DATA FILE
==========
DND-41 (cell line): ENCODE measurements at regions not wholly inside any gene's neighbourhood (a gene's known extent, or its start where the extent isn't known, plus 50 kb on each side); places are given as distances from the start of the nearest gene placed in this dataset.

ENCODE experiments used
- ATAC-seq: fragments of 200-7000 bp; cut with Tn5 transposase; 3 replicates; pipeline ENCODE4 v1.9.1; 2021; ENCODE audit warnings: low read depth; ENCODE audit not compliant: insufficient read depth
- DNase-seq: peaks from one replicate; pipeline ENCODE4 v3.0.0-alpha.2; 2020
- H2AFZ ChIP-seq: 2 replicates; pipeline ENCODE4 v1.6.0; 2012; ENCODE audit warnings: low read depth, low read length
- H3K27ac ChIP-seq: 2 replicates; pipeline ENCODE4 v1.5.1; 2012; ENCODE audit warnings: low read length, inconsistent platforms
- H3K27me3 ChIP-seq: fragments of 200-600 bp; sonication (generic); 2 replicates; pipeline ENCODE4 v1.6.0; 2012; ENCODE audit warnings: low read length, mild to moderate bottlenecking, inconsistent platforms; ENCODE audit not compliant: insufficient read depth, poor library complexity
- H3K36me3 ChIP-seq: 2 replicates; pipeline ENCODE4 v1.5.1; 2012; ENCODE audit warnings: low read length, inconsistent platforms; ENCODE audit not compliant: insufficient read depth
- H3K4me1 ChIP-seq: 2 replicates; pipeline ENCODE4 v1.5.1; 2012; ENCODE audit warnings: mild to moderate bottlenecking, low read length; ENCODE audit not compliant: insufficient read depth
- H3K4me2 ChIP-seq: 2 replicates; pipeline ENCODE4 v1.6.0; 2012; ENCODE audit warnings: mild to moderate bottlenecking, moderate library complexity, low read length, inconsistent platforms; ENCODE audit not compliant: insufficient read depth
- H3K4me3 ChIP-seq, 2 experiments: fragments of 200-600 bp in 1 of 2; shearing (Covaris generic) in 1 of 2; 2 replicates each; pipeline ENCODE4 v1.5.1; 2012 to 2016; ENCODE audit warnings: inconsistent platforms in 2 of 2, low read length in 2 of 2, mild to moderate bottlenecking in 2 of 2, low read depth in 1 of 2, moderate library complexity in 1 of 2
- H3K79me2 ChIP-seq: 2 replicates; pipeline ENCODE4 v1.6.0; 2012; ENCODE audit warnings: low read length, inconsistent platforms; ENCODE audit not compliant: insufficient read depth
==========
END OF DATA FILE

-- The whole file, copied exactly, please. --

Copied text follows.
DND-41 (cell line): ENCODE measurements at regions not wholly inside any gene's neighbourhood (a gene's known extent, or its start where the extent isn't known, plus 50 kb on each side); places are given as distances from the start of the nearest gene placed in this dataset.

ENCODE experiments used
- ATAC-seq: fragments of 200-7000 bp; cut with Tn5 transposase; 3 replicates; pipeline ENCODE4 v1.9.1; 2021; ENCODE audit warnings: low read depth; ENCODE audit not compliant: insufficient read depth
- DNase-seq: peaks from one replicate; pipeline ENCODE4 v3.0.0-alpha.2; 2020
- H2AFZ ChIP-seq: 2 replicates; pipeline ENCODE4 v1.6.0; 2012; ENCODE audit warnings: low read depth, low read length
- H3K27ac ChIP-seq: 2 replicates; pipeline ENCODE4 v1.5.1; 2012; ENCODE audit warnings: low read length, inconsistent platforms
- H3K27me3 ChIP-seq: fragments of 200-600 bp; sonication (generic); 2 replicates; pipeline ENCODE4 v1.6.0; 2012; ENCODE audit warnings: low read length, mild to moderate bottlenecking, inconsistent platforms; ENCODE audit not compliant: insufficient read depth, poor library complexity
- H3K36me3 ChIP-seq: 2 replicates; pipeline ENCODE4 v1.5.1; 2012; ENCODE audit warnings: low read length, inconsistent platforms; ENCODE audit not compliant: insufficient read depth
- H3K4me1 ChIP-seq: 2 replicates; pipeline ENCODE4 v1.5.1; 2012; ENCODE audit warnings: mild to moderate bottlenecking, low read length; ENCODE audit not compliant: insufficient read depth
- H3K4me2 ChIP-seq: 2 replicates; pipeline ENCODE4 v1.6.0; 2012; ENCODE audit warnings: mild to moderate bottlenecking, moderate library complexity, low read length, inconsistent platforms; ENCODE audit not compliant: insufficient read depth
- H3K4me3 ChIP-seq, 2 experiments: fragments of 200-600 bp in 1 of 2; shearing (Covaris generic) in 1 of 2; 2 replicates each; pipeline ENCODE4 v1.5.1; 2012 to 2016; ENCODE audit warnings: inconsistent platforms in 2 of 2, low read length in 2 of 2, mild to moderate bottlenecking in 2 of 2, low read depth in 1 of 2, moderate library complexity in 1 of 2
- H3K79me2 ChIP-seq: 2 replicates; pipeline ENCODE4 v1.6.0; 2012; ENCODE audit warnings: low read length, inconsistent platforms; ENCODE audit not compliant: insufficient read depth